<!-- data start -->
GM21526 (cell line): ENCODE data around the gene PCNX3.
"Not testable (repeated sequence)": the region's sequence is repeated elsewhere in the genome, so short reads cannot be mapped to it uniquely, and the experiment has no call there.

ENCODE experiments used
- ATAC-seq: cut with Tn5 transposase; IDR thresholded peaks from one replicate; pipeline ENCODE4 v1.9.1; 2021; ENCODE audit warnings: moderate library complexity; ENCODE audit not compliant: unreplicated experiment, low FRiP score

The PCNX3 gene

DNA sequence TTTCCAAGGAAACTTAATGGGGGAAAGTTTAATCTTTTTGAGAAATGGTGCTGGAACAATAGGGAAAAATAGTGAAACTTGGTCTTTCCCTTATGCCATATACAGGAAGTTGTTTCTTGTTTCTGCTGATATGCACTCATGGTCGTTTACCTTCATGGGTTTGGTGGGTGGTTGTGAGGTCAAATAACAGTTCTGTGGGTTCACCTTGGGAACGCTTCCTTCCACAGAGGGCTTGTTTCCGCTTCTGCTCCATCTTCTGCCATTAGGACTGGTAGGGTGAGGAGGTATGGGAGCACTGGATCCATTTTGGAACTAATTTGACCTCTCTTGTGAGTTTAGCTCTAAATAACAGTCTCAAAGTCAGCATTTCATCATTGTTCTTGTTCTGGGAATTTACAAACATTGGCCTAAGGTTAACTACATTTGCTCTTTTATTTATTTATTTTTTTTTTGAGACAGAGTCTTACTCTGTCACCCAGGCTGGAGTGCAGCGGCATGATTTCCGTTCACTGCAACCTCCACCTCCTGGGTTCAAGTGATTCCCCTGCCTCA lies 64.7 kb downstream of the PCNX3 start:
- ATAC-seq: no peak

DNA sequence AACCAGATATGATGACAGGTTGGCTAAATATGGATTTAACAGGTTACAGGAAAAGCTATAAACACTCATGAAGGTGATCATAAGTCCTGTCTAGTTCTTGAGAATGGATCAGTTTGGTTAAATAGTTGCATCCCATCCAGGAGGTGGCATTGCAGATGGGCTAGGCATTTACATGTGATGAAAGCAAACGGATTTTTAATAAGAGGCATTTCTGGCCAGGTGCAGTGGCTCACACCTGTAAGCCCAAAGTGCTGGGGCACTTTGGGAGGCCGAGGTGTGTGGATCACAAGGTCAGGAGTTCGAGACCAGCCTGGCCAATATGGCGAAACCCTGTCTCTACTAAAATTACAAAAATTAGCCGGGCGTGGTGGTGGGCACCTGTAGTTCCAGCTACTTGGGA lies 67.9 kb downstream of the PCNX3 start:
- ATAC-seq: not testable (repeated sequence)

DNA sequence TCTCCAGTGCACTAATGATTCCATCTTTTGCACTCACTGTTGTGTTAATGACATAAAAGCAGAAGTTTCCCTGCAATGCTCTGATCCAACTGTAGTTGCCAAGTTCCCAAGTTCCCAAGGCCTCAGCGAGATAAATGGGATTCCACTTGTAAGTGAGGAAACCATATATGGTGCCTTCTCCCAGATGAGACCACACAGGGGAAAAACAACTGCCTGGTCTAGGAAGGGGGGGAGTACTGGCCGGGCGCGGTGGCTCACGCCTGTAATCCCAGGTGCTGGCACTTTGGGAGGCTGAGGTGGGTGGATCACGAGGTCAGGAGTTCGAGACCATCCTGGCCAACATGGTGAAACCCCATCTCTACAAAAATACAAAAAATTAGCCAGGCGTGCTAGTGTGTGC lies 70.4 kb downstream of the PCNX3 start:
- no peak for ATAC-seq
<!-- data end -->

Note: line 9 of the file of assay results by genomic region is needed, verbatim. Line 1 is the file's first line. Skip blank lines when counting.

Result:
- ATAC-seq: not testable (repeated sequence)